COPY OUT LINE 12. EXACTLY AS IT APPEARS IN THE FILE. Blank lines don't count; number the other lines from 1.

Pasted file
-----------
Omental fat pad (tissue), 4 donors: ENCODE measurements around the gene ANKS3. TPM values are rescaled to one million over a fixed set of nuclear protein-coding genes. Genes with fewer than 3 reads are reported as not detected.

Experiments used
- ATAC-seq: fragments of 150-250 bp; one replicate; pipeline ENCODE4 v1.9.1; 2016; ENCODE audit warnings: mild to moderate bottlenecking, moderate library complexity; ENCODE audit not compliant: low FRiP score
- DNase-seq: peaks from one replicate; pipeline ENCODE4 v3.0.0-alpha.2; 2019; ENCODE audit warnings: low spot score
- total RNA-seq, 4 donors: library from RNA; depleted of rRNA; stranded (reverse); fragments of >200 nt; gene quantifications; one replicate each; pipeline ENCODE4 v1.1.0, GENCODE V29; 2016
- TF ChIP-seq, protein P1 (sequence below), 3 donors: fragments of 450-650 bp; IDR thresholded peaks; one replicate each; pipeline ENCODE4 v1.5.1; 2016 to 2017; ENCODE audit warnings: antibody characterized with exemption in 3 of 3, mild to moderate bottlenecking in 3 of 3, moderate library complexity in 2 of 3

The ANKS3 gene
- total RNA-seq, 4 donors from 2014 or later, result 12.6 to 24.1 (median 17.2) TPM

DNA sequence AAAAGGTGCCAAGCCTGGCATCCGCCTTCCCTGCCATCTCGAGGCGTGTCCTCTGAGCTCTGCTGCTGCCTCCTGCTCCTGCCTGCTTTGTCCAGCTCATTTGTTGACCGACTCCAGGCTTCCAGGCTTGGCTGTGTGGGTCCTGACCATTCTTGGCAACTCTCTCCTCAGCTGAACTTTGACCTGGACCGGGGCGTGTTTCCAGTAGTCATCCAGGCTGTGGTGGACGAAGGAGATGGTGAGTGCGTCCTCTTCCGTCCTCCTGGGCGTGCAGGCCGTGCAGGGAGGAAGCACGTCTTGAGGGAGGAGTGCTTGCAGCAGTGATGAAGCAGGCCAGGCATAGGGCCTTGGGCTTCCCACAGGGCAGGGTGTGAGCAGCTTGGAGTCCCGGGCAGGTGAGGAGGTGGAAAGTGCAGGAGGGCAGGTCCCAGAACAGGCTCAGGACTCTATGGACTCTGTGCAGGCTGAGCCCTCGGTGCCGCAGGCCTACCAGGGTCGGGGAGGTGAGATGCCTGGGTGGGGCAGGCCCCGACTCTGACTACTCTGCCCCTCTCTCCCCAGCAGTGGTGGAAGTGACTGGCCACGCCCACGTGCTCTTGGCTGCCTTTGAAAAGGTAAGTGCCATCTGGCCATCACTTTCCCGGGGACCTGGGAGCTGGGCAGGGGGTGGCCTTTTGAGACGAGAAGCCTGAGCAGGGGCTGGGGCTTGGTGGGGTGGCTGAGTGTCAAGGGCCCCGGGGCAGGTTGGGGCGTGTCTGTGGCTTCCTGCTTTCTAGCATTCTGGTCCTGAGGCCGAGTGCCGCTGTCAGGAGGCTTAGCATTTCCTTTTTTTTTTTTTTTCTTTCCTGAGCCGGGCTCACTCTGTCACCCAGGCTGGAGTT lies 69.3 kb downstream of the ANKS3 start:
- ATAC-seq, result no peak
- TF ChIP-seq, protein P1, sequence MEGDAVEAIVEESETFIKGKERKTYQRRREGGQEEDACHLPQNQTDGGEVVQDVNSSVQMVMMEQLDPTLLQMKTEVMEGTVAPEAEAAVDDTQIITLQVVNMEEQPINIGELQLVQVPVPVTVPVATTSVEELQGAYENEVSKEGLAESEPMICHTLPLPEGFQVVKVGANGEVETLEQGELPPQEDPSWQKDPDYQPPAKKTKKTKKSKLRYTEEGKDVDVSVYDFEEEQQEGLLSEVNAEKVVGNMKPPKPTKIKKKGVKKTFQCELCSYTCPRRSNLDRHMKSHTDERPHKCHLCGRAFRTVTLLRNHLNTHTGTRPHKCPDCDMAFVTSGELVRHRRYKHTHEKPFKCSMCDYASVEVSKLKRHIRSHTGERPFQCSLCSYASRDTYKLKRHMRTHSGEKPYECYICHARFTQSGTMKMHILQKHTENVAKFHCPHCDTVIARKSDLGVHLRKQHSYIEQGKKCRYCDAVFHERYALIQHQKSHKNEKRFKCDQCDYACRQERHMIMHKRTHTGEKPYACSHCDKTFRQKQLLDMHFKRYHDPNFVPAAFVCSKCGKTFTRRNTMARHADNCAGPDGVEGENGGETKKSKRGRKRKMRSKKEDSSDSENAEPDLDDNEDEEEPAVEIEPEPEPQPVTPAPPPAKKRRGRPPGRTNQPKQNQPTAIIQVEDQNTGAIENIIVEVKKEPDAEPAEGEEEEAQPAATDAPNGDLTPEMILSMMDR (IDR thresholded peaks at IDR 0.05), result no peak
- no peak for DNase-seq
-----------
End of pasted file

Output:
- no peak for DNase-seq